There’s no time to lose for Southampton-based law firm Paris Smith, the port of Solent Gateway and logistics provider DP World Southampton as they prepare for the trade boost the region will gain from freeport status.
“Southampton is well-placed to seize the opportunities that being a freeport offers,” said Peter Taylor, managing partner at Paris Smith and chairman of Southampton Chamber of Commerce’s leadership team, which supported the successful bid to gain freeport status for the Solent region.
Solent is one of eight new freeports in England announced by chancellor Rishi Sunak in his March Budget. Solent Local Enterprise Partnership (LEP), which led the successful freeport bid, estimates that the benefits to the region will be in the order of more than 50,000 new jobs and £2 billion in extra investment.
Paris Smith acts as company secretary for the Solent LEP and the firm is currently advising the LEP on the governance structure for the freeport. “Our work on the freeport goes to the heart of our purpose as a firm, which is to enable our clients and our communities to thrive,” said Taylor. “We expect Solent LEP will be ready to send the final freeport proposal to the Government for sign off in the autumn.”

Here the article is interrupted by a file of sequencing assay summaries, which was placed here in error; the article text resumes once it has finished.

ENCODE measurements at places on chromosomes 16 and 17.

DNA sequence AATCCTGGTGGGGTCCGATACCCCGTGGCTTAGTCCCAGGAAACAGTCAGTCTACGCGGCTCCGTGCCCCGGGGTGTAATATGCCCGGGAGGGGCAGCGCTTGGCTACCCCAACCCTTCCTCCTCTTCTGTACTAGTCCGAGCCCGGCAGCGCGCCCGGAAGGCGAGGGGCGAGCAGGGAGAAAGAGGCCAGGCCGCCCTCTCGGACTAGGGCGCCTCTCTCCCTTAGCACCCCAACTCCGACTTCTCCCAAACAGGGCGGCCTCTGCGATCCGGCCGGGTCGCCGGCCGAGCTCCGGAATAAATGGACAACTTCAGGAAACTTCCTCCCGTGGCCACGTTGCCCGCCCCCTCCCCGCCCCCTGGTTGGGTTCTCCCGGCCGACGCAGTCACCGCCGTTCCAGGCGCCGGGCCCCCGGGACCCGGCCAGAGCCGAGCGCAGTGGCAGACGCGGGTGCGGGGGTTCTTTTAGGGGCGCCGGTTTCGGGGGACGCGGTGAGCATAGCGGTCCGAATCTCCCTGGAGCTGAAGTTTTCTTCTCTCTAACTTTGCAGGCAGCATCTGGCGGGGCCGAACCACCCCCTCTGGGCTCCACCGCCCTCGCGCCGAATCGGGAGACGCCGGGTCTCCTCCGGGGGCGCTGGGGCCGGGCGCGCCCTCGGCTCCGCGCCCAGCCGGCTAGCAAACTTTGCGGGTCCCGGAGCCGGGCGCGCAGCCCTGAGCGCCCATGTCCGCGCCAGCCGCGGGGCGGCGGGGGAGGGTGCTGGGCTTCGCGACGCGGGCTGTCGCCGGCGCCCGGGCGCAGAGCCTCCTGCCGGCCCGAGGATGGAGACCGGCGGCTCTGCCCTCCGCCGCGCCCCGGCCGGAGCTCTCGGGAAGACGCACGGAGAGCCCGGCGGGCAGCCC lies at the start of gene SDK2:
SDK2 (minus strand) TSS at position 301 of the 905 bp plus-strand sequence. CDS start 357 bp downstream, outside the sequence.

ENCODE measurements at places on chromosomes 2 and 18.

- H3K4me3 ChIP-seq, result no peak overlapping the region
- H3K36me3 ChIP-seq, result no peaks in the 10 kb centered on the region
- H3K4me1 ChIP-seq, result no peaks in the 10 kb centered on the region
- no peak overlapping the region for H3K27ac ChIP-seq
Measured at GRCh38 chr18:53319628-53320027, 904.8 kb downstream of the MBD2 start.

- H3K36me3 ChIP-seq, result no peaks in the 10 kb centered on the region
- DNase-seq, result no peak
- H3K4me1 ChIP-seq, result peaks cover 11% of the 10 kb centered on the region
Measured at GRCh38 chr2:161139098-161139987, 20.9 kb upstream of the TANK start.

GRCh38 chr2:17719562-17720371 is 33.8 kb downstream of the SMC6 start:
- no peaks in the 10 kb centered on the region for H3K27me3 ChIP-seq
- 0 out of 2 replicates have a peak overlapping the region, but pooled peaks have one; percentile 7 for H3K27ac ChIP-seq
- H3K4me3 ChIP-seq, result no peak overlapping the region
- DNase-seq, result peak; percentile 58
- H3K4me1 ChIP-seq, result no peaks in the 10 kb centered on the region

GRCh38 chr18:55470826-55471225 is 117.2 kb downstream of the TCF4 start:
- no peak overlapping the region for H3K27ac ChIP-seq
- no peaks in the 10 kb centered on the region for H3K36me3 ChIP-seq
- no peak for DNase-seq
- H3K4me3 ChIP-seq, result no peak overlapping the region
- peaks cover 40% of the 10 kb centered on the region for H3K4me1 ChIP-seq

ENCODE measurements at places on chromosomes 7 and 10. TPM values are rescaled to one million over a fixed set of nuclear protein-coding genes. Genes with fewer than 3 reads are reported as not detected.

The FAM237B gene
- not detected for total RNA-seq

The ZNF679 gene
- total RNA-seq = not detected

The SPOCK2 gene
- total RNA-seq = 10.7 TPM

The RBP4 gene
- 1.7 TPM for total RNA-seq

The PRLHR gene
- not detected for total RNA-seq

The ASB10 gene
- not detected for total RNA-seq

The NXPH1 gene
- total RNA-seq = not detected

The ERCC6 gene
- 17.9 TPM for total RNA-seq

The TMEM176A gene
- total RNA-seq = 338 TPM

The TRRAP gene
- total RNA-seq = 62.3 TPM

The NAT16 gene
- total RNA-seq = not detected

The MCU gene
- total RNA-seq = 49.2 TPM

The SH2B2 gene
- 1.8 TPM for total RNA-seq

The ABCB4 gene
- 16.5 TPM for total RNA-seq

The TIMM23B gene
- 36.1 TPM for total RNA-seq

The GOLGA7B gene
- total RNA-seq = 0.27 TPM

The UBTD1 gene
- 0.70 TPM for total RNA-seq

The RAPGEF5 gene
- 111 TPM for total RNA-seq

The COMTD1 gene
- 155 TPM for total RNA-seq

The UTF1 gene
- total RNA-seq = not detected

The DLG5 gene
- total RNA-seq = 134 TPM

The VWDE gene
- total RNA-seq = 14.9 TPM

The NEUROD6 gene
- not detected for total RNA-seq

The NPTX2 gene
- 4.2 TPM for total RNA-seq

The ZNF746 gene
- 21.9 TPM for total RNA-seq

The firm also has close relationships with many of the city’s major stakeholders in the freeport venture, including the city council, Associated British Ports and DP World.
One of the newer elements in the freeport plan is Solent Gateway, an 83-hectare (225-acre) port site that is being developed and extended as an import/export trade hub. “Solent Gateway is a hidden jewel, especially for short-haul shipping to and from mainland Europe. It will play a key role in the UK’s post-Brexit trade solution,” Taylor predicted.
Heading up Solent Gateway’s transformation of Marchwood Port is port director Richard Parkinson, who was the commanding officer responsible for logistic and equipment support to UK Forces in Iraq in 2006 and later the director of Army Logistics.
Parkinson sees Solent Gateway’s contribution to the freeport as timely as it will provide early delivery of extra port capacity. “This is likely to be one of the leading elements in regenerating the area, creating jobs and providing extra port capacity to attract new business,” he said.